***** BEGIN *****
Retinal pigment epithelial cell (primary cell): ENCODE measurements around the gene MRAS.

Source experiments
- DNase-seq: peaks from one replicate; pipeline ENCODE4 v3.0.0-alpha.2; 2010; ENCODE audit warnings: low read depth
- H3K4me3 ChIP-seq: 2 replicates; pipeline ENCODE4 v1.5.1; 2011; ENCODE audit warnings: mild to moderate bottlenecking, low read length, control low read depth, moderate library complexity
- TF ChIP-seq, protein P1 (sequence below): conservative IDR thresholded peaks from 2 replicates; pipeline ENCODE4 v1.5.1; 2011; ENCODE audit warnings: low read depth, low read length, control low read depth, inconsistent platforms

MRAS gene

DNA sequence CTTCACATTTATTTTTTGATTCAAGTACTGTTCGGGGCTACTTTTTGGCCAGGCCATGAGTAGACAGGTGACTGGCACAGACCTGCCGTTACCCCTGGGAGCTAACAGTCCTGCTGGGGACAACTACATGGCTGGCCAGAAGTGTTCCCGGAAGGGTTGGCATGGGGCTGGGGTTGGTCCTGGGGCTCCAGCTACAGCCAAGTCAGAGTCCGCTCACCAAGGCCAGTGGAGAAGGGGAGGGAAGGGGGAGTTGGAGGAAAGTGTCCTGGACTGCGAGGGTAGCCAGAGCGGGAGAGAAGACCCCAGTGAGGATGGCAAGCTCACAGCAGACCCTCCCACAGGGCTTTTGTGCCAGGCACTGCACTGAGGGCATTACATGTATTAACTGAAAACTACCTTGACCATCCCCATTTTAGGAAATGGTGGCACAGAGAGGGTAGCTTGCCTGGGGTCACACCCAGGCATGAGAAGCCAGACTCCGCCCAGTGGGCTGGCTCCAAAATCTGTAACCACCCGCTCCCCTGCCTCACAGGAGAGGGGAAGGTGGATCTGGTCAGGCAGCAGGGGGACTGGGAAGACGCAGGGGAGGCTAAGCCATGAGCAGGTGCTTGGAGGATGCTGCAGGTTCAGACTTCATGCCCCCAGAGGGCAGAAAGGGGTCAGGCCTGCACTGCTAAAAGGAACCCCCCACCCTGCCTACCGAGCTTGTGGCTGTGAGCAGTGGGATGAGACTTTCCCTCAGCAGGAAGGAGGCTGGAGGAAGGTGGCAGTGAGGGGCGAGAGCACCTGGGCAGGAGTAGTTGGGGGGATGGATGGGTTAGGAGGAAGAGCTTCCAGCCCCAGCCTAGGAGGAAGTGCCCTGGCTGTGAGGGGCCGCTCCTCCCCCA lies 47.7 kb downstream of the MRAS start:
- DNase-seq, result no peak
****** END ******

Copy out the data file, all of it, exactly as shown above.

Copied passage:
Retinal pigment epithelial cell (primary cell): ENCODE measurements around the gene MRAS.

Source experiments
- DNase-seq: peaks from one replicate; pipeline ENCODE4 v3.0.0-alpha.2; 2010; ENCODE audit warnings: low read depth
- H3K4me3 ChIP-seq: 2 replicates; pipeline ENCODE4 v1.5.1; 2011; ENCODE audit warnings: mild to moderate bottlenecking, low read length, control low read depth, moderate library complexity
- TF ChIP-seq, protein P1 (sequence below): conservative IDR thresholded peaks from 2 replicates; pipeline ENCODE4 v1.5.1; 2011; ENCODE audit warnings: low read depth, low read length, control low read depth, inconsistent platforms

MRAS gene

DNA sequence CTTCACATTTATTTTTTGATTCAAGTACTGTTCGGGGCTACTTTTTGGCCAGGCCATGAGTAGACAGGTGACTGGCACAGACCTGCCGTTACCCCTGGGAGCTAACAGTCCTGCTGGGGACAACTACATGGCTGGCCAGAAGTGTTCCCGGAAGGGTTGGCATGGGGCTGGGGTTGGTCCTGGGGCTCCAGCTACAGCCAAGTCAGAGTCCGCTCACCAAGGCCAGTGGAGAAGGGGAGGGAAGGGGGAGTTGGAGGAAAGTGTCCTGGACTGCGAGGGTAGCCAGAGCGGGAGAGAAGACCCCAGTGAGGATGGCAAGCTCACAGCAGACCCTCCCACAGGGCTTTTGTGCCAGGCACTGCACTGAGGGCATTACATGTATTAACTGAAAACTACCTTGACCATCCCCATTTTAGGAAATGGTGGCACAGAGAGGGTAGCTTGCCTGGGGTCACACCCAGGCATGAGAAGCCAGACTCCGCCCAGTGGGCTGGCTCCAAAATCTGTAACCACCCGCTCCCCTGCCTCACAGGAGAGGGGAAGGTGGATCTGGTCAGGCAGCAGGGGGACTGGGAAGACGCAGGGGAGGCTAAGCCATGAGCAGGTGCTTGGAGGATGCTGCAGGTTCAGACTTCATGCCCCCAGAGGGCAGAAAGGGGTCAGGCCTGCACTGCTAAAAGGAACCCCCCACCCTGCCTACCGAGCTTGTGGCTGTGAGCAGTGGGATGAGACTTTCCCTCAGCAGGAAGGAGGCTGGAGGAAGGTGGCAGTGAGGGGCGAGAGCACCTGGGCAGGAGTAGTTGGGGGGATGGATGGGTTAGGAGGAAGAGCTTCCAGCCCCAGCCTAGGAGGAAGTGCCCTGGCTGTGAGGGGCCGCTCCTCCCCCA lies 47.7 kb downstream of the MRAS start:
- DNase-seq, result no peak